OLYMPIA — This week the Office of the State Actuary reported at the regularly scheduled meeting of the Guaranteed Education Tuition (GET) Committee on the financial state of the GET program, a program that allows students and their families to prepay for credits at Washington public colleges and universities and be protected from future tuition increases. The Actuary reported that the financial health of the program is strong.
The Joint Select Committee on Article IX Litigation, charged with reporting to the Supreme Court on the Legislature’s progress towards fully funding basic education in compliance with the court’s McCleary v State decision, approved its final report today on a unanimous vote.
On Monday night I had the chance to talk to the League of Women Voters on KSER Everett Independent Public Radio, along with Mukilteo teacher Mark Mains. We talked about education funding, the budget we just passed and what we need to do going forward to fulfill our obligation under the McCleary decision. This session's budget was a start but it wasn't the kind of historic change that we'll need to undertake to fully fund our paramount duty of education.
Sen. David Frockt, D-Seattle, released the following statement on the failure of the Senate to pass a transportation funding package:
“I was extremely disappointed that the Senate did not pass a transportation funding package in the 2013 session. This funding package was supported by the business community, by labor groups, by the environmental community and by local governments because of its broad support for important job-creation projects across the state. It was passed out of the House on a bipartisan vote but the Republican majority in the Senate blocked it from moving forward.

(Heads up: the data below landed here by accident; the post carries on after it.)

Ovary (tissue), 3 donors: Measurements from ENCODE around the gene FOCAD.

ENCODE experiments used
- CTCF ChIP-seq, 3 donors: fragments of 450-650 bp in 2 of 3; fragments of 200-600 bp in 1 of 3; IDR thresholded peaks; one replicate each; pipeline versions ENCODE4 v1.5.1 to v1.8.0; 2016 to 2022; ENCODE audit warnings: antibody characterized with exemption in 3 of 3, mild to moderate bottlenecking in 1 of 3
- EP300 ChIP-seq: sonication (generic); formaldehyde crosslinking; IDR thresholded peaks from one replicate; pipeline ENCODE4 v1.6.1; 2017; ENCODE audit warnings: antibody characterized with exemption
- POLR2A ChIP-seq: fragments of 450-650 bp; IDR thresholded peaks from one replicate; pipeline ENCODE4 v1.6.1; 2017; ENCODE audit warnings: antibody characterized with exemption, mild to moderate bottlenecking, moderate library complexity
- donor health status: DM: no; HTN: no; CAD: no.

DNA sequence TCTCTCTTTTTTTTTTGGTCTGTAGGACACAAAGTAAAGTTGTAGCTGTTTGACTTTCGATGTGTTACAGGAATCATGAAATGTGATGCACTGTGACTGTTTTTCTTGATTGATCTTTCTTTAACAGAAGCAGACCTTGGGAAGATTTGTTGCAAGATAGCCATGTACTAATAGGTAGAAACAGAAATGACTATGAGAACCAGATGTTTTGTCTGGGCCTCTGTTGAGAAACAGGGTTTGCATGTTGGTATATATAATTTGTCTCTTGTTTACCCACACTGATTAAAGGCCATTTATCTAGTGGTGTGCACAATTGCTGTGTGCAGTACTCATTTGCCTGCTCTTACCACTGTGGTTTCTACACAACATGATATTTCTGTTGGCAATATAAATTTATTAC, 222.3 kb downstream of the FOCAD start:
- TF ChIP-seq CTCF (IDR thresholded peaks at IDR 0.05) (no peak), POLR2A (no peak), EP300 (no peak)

Frockt statement on operating budget 6/28/2013
Sen. David Frockt, D-Seattle, released the following statement on the operating budget which today passed the Senate:
“There is no question that we have done much better for higher education than in recent memory. Holding the line on tuition requires additional direct state support to the colleges. Senate Democrats, from the first day of session, took the position that we had to reinvest in direct state support in order to do better on tuition, and we did.
I testified before the King County Council in support of passing a state-wide transportation package that includes funding for local transit. Declining sales tax revenue will force King County Metro to cut 17 percent of their service unless we pass a transportation package to provide more revenue for Metro. My testimony begins about 15 seconds into the clip below:
In 2011, Washington became the first state in the union to ban coal-tar sealants by passing HB 1721, which I sponsored when still in the House of Representatives. When it rains, the storm water runoff carries with it chemicals from these sealants that can be seriously harmful to the environment. I was glad to hear that Minnesota just joined Washington in banning these sealants.
A bill to help repay school loans for health professionals who work in rural and underserved areas was signed into law today by Gov. Jay Inslee.
“This bill kills two birds with one stone,” said by Sen. David Frockt, D-Seattle, the sponsor of Senate Bill 5615. “There are areas in this state that lack enough primary care professionals to provide the health care that residents need. At the same time, we have students graduating from medical school with huge amounts of debt. This bill has the potential to reinvigorate a program already in state law to help repay school loans for health care professionals who work in these critically underserved areas.”
A bill to protect children with a rare gastrointestinal disorder was signed into law today by Gov. Jay Inslee.
SHB 1216, sponsored by Rep. Cyrus Habib, D-Kirkland, and Sen. David Frockt, D-Seattle, would move the Department of Health towards mandating that insurance companies cover the elemental formula necessary to feed children who suffer from a rare gastrointestinal disorder called eosinophilia.
The question of gun safety finally came to the floor of the Washington State Senate on Friday. CLICK HERE TO DOWNLOAD
Progress on environmental priorities in Washington state